I think you have a good attitude (do what you can to improve your performance and stay positive). I don't think its fair, but I do think you should regain every bit of normalcy possible (get in early, stay late, get back to 5 days a week (well, its normal for me at least)) as soon as you can. I do think INTJs will improve their opinion of you when you are doing a really good job and look as committed to it as anyone else (perception, not reality unfortunately, drives opinion for most people...)

Above all, I wish you good luck!

+1 to what Alabaster wrote. 

I think you've gotten some great advice so far in this thread. As someone who is going through a somewhat stressful phase dealing with a supervisor, I feel for you, though your situation is much more complicated. Regarding the INTJs: I work with several of them and am good friends with a few others, and while they may pull no punches in showing their displeasure, the up side is that when they express approval, it's for real.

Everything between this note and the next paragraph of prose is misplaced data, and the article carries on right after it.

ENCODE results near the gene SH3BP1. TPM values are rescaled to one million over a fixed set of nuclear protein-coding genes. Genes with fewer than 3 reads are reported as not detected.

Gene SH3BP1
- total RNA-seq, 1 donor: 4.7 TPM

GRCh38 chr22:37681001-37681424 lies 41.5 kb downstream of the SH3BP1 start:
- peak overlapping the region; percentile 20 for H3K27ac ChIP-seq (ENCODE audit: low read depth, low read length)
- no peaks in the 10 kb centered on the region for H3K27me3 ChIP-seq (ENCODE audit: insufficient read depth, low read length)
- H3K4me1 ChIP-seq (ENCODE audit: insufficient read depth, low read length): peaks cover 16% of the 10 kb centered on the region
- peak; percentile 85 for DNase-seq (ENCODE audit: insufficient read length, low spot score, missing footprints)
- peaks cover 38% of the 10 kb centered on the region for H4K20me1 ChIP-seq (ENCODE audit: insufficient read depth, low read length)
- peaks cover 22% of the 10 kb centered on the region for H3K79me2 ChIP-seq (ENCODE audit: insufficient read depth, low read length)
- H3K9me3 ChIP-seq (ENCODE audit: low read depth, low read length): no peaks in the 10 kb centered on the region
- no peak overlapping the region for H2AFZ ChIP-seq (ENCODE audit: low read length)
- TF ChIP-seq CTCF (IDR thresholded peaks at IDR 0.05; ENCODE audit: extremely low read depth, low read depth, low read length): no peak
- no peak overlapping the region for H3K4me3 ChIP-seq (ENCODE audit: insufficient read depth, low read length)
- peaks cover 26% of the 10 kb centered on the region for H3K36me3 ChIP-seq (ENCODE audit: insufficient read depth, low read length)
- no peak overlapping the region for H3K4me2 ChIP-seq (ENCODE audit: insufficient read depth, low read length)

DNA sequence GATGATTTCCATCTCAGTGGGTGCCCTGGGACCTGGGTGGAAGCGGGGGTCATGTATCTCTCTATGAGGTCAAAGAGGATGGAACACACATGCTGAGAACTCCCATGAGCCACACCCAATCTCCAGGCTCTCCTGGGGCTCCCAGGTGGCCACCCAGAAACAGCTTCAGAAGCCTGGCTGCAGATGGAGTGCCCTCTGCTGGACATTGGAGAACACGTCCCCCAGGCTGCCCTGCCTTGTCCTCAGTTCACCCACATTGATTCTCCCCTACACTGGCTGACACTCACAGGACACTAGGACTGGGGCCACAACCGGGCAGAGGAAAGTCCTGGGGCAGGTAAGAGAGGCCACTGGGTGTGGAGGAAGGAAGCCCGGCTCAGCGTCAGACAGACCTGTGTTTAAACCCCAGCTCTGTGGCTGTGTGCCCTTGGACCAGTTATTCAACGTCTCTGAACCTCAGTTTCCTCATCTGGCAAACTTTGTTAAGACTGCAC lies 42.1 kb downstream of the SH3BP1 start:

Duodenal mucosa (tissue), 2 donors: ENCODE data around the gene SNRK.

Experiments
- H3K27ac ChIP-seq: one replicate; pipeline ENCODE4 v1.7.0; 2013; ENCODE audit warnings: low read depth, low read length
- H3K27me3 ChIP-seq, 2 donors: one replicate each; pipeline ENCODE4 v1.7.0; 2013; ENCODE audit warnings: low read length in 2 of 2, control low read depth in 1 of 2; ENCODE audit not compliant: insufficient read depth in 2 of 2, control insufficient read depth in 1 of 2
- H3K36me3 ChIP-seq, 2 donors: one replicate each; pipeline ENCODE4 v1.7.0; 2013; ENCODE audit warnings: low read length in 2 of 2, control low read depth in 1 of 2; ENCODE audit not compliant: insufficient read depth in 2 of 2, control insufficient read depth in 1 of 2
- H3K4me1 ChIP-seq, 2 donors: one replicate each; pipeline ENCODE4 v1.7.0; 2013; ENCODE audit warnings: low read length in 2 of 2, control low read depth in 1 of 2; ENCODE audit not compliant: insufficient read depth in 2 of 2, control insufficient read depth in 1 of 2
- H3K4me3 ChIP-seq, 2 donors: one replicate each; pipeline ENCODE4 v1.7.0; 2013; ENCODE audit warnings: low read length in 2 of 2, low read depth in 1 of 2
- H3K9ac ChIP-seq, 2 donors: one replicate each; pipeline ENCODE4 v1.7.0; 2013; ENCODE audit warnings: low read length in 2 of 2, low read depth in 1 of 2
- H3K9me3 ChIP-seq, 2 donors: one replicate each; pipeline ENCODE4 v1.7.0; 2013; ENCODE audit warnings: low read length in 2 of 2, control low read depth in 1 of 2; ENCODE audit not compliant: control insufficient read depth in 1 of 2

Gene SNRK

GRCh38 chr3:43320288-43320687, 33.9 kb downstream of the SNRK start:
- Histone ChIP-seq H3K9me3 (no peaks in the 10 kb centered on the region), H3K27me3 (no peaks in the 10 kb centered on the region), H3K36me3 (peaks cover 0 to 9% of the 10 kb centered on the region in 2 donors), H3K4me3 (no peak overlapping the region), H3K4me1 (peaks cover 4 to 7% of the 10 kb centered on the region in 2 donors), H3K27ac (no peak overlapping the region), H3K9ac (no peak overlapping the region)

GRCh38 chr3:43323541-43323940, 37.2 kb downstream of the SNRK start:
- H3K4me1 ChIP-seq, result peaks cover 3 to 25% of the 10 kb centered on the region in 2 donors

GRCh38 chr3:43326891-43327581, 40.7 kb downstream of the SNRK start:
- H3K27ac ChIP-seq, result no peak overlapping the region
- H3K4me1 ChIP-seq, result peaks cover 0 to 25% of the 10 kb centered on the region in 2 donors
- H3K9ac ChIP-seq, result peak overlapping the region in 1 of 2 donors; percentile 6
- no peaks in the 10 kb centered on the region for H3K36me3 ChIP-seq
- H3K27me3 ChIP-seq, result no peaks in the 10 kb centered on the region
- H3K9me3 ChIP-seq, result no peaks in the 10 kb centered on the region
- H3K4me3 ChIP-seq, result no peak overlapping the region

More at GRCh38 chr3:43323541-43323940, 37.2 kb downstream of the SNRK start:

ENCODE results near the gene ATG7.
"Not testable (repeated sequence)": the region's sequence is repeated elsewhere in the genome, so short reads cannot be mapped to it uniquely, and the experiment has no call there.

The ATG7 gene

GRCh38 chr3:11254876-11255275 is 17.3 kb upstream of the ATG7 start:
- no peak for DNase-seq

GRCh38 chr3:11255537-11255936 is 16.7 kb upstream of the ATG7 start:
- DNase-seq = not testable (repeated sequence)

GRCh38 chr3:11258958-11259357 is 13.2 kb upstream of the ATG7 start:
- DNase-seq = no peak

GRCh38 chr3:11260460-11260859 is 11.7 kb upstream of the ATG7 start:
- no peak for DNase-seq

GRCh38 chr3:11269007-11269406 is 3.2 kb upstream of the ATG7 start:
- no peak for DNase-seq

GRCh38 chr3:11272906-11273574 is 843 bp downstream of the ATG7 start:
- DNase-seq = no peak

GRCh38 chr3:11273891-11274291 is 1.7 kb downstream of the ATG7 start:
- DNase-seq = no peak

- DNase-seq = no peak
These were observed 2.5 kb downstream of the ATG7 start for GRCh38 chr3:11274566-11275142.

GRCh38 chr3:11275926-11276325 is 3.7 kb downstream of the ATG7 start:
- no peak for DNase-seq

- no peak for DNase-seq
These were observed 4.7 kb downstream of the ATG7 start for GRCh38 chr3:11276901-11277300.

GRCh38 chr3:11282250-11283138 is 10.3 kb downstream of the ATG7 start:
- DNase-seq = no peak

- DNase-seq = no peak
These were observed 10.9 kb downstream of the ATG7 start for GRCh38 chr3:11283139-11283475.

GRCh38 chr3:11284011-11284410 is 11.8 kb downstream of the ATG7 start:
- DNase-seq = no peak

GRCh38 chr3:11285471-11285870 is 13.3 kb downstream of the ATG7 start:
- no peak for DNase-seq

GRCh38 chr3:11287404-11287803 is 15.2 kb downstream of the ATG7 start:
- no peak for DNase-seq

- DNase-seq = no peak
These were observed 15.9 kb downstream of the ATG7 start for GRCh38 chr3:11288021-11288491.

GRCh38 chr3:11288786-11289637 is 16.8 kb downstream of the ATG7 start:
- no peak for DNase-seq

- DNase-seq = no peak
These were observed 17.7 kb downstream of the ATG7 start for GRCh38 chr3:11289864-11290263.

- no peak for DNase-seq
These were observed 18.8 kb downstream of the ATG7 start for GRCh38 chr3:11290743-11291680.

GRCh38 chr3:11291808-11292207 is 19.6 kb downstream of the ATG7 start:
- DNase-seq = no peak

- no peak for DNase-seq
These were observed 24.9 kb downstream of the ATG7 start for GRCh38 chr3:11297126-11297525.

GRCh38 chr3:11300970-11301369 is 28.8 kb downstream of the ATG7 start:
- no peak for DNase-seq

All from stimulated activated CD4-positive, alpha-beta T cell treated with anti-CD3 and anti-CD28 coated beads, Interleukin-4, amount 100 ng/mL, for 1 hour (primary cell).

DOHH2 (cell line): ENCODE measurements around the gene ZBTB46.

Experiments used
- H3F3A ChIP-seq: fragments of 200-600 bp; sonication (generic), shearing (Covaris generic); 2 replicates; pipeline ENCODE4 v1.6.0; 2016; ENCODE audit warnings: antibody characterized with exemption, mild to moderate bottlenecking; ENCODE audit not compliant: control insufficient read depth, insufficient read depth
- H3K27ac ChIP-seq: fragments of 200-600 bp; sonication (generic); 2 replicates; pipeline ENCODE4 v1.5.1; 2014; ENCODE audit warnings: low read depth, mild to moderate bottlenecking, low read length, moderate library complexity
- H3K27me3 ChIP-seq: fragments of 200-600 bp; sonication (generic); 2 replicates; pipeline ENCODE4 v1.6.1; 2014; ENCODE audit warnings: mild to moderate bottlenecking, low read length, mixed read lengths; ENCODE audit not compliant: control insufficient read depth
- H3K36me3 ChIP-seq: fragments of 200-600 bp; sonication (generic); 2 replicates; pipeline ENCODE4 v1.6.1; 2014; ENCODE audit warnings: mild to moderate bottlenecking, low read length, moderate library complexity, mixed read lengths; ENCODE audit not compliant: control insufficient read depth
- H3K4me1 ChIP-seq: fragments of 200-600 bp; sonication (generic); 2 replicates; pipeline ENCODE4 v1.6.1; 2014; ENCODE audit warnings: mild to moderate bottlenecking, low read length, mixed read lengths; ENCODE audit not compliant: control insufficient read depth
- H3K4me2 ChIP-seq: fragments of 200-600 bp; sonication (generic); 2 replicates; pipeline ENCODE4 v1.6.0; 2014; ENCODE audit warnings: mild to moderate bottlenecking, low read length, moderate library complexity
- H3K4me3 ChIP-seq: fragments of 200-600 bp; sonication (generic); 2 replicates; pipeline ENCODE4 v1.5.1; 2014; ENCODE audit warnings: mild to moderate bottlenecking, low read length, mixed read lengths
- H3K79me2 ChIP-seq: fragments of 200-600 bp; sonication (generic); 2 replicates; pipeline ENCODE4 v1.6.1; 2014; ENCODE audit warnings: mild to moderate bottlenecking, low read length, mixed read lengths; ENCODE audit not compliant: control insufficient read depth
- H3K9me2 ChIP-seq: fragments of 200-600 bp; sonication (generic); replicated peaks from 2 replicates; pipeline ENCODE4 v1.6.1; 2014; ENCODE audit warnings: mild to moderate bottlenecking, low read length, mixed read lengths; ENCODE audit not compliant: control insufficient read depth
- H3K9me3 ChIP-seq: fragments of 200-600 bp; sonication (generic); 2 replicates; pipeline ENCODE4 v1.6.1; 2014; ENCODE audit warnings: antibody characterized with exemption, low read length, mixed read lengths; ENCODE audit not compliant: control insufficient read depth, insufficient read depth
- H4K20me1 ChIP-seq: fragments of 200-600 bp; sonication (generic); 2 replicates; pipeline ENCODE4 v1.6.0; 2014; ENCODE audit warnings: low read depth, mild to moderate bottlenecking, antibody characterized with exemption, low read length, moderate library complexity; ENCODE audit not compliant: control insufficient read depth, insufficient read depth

You are off to a great start in improving your work situation: keep it up, and I believe you may begin seeing positive results.

DeltaBond

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Re: Help me improve my treatment in my workplace!
« Reply #19 on: June 13, 2015, 06:58:32 AM »
OP, I feel like I was in a very similar situation to yours.  Divorce happened, my personal life and child had to come first and doing extra things at work had to be put on hold.  I didn't realize at the time that everyone who shifted focus around me were basically doing so to be considerate of all I was going through without bringing up the uncomfortable subject.  I even thought my boss had started disliking women.  At the time, thinking it was all negative towards me, I just did the work I could do, and keep an eye out for other positions within my company.  After a few years, the work I had done within my capacity was recognized and respected, and I ended up getting promoted.  Looking back, although I had the wrong reasons for doing what I did (nose to the grindstone and ignoring things that came up that I couldn't do anyway, feeling hatred for those around me sailing by all happy in life and career) it was the best thing I could have done.

So you can explain to your boss that you're going to continue to do your best through this time in your life and hope there is an understanding, or just continue to do that anyway and not worry about anyone's opinions ofyou, because odds are, they aren't holding any negative opinion.  They might just not know what to say to be supportive, or may not want to bring up personal stuff at work.  Cut them some slack, and understand they are already cutting you some slack.